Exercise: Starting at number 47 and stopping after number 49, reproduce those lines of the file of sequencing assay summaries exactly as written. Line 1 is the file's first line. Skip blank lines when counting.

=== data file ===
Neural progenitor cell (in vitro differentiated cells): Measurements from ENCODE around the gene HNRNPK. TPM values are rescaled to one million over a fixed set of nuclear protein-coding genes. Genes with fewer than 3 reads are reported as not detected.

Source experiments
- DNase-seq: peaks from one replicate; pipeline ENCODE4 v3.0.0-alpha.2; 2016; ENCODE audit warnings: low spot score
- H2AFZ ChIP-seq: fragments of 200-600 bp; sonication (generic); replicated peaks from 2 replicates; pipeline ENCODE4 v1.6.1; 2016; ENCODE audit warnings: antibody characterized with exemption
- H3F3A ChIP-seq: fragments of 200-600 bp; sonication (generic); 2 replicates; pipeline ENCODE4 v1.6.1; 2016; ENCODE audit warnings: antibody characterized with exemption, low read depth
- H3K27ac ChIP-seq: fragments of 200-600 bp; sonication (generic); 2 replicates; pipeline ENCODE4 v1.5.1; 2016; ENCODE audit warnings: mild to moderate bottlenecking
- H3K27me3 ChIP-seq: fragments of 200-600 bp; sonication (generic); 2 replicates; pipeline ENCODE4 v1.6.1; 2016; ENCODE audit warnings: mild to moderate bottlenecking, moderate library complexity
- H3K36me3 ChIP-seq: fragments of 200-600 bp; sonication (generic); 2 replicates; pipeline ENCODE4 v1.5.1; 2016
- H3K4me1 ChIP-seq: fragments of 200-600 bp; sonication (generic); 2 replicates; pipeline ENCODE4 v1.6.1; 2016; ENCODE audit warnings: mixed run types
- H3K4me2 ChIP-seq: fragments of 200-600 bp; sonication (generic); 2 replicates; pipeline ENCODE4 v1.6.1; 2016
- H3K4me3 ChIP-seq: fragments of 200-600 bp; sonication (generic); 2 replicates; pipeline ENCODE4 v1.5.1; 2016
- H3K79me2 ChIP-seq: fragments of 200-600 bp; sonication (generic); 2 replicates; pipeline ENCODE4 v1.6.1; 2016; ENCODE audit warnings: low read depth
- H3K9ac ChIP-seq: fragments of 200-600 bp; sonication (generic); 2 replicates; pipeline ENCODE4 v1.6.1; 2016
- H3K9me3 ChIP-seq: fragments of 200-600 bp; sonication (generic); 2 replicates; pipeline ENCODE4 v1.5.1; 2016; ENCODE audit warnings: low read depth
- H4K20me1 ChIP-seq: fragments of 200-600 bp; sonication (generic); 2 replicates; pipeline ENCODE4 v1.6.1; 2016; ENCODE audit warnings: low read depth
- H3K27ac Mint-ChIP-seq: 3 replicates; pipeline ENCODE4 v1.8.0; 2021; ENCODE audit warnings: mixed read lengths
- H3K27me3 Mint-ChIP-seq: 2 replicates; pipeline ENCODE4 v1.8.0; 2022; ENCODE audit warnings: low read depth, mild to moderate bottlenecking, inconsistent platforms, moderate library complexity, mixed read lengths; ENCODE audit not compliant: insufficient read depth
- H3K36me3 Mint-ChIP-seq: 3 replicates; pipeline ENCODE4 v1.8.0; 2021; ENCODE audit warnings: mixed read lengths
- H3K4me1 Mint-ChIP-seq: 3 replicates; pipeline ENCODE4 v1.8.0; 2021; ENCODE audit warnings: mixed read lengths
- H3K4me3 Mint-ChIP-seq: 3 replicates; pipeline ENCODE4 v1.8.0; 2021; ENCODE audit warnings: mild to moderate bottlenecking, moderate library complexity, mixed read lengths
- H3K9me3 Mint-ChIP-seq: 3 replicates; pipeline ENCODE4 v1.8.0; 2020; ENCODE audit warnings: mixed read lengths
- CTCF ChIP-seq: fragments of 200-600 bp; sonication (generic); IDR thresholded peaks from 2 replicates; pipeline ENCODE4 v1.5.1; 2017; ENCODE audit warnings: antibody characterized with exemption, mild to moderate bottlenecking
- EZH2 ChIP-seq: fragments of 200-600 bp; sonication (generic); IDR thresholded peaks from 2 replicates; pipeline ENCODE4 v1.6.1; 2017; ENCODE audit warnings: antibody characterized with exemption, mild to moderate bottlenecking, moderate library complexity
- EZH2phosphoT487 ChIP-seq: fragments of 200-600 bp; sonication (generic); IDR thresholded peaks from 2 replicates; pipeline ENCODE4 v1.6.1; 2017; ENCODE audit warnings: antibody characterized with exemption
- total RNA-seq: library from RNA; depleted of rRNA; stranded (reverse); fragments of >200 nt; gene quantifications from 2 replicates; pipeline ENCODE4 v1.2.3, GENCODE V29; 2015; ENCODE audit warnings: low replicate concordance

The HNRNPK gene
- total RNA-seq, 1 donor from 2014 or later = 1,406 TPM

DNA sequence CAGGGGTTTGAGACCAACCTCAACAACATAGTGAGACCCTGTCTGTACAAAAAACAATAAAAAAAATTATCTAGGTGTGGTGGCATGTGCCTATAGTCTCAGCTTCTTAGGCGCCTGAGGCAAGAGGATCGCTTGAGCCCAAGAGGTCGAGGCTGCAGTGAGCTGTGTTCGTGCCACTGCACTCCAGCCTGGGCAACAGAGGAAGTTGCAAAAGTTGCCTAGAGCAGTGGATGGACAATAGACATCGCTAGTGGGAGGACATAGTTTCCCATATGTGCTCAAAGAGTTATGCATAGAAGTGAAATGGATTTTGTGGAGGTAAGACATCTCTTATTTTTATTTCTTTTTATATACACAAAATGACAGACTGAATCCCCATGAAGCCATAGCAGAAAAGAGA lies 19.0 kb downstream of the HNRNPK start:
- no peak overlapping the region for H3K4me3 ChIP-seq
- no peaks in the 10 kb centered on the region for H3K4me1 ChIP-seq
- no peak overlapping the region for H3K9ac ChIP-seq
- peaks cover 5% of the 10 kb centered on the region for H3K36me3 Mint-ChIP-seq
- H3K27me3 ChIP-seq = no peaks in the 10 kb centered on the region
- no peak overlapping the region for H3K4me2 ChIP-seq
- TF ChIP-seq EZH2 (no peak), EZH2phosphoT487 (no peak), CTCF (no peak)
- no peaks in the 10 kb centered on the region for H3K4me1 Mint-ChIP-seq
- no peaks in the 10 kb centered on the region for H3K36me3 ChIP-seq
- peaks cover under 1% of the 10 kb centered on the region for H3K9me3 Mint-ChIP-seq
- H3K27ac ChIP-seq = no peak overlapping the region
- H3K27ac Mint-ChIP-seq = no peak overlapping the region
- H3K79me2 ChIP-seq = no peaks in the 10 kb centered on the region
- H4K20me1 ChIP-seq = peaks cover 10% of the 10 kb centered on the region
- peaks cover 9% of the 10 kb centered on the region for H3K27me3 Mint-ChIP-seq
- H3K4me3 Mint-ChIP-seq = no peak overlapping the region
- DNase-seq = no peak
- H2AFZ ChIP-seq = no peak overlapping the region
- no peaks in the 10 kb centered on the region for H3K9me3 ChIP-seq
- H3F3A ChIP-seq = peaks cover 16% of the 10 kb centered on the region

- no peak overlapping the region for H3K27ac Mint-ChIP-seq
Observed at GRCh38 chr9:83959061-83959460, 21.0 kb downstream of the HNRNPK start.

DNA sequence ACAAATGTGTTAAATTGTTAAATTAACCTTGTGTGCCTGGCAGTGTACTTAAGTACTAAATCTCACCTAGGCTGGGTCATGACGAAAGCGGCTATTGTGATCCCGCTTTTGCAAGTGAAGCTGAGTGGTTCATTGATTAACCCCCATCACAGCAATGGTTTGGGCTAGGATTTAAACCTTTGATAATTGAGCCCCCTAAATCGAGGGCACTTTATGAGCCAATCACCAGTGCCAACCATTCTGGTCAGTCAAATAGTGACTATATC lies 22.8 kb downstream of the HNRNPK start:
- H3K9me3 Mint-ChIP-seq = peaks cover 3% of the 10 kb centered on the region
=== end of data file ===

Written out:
- no peaks in the 10 kb centered on the region for H3K9me3 ChIP-seq
- H3F3A ChIP-seq = peaks cover 16% of the 10 kb centered on the region

- no peak overlapping the region for H3K27ac Mint-ChIP-seq